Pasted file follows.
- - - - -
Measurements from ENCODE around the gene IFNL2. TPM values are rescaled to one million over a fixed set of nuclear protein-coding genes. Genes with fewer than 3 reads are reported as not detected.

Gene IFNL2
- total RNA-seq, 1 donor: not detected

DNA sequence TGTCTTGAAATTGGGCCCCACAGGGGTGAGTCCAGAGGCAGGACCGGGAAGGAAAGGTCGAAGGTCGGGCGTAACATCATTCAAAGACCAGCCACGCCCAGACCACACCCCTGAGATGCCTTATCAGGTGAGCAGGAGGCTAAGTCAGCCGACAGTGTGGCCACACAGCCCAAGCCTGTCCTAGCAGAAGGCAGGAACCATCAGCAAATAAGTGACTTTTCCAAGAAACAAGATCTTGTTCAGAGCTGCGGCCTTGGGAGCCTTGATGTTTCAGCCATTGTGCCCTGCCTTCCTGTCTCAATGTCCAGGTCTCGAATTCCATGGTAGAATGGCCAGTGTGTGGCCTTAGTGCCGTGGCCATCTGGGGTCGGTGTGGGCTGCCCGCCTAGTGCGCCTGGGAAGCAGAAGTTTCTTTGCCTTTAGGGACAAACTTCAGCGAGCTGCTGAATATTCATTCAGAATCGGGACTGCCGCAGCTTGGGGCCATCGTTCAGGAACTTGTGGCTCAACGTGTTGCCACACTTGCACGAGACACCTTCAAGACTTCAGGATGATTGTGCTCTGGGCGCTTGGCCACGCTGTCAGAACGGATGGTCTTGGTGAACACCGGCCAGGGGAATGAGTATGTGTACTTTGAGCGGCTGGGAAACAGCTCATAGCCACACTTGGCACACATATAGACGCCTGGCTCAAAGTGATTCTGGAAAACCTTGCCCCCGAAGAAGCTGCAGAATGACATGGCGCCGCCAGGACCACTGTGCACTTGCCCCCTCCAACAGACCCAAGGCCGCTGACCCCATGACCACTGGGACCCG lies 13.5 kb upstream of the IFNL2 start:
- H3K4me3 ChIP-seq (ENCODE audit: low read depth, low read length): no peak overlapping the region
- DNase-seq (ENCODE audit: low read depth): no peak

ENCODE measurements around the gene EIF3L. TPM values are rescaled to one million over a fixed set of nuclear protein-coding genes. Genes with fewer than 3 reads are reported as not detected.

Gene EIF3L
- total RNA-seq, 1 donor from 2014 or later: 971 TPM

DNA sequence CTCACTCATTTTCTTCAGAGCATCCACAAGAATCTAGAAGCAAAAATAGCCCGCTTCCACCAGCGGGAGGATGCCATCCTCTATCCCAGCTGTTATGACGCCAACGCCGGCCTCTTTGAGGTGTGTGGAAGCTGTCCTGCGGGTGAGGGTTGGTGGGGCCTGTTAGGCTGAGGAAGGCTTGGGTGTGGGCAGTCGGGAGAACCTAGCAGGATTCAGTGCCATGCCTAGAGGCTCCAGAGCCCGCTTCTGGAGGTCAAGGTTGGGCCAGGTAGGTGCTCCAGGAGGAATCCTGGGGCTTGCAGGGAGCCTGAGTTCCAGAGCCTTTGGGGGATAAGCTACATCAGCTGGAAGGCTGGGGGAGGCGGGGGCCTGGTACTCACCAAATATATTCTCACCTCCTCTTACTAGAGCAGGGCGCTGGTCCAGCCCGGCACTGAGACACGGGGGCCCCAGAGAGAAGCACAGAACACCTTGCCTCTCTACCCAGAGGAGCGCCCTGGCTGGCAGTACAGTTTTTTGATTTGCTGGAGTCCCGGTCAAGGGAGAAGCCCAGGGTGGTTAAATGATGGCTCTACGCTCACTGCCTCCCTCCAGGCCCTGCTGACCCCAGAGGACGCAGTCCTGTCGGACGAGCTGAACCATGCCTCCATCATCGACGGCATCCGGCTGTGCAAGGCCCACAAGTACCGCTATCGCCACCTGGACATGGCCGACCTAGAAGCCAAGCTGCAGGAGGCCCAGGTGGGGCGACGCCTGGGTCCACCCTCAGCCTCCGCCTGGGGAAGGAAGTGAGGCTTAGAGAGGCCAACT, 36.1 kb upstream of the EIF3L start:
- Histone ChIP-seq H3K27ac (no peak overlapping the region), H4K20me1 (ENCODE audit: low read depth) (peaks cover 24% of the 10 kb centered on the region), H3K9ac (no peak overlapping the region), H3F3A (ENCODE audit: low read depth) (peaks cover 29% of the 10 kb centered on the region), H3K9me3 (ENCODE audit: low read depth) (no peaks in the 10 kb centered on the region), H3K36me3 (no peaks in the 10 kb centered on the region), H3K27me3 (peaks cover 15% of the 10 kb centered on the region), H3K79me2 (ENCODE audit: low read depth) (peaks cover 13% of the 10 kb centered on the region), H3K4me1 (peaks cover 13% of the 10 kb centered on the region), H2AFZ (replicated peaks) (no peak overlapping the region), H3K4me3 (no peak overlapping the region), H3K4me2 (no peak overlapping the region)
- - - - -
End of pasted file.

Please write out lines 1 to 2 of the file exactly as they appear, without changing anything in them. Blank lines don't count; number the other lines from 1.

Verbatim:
Measurements from ENCODE around the gene IFNL2. TPM values are rescaled to one million over a fixed set of nuclear protein-coding genes. Genes with fewer than 3 reads are reported as not detected.

Gene IFNL2